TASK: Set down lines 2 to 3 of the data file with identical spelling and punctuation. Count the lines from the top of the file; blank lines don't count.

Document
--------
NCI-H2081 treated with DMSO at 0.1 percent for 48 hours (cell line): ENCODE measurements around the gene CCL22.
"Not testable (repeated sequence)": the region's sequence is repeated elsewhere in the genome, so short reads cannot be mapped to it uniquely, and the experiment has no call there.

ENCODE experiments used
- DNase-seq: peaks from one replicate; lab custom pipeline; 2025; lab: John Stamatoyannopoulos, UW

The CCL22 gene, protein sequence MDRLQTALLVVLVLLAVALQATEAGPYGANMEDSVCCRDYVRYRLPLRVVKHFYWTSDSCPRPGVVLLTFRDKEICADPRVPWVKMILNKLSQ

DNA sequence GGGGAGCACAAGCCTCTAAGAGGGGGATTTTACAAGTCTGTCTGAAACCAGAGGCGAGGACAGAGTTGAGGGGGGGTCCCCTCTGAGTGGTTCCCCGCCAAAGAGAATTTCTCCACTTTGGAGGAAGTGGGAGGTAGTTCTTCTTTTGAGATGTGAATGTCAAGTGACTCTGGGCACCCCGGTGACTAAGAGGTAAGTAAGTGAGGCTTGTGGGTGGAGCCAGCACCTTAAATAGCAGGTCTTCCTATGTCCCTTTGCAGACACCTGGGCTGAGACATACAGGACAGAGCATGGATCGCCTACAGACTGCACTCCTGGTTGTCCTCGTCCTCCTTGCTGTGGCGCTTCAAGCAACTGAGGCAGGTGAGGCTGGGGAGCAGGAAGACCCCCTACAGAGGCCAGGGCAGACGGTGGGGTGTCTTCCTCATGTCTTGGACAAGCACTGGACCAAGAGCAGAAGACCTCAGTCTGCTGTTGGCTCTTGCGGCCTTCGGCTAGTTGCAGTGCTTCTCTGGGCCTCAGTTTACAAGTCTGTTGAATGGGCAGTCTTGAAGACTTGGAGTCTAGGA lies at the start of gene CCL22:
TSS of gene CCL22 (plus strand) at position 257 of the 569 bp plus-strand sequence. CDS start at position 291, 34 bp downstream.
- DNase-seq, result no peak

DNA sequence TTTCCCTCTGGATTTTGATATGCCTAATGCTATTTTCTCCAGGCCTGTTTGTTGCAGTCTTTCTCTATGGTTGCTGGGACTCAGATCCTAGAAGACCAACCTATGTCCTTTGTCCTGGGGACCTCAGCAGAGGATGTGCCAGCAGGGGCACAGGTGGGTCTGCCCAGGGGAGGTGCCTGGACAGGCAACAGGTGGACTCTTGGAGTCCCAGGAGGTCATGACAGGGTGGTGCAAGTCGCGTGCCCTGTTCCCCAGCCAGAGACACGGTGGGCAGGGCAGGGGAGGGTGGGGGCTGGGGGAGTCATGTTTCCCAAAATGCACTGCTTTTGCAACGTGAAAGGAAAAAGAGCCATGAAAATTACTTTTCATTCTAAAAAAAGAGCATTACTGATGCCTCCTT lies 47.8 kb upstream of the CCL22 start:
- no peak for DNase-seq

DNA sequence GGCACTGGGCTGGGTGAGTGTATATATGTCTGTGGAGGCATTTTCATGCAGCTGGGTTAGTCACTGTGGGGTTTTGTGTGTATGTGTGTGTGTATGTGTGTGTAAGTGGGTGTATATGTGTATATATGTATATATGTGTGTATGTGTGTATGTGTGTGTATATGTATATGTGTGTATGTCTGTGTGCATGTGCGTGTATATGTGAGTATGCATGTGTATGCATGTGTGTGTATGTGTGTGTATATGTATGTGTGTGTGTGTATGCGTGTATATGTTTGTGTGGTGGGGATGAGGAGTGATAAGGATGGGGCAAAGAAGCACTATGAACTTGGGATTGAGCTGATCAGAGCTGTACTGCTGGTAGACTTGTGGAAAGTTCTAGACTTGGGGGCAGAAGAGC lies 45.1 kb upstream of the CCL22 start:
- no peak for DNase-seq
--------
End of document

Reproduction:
"Not testable (repeated sequence)": the region's sequence is repeated elsewhere in the genome, so short reads cannot be mapped to it uniquely, and the experiment has no call there.

ENCODE experiments used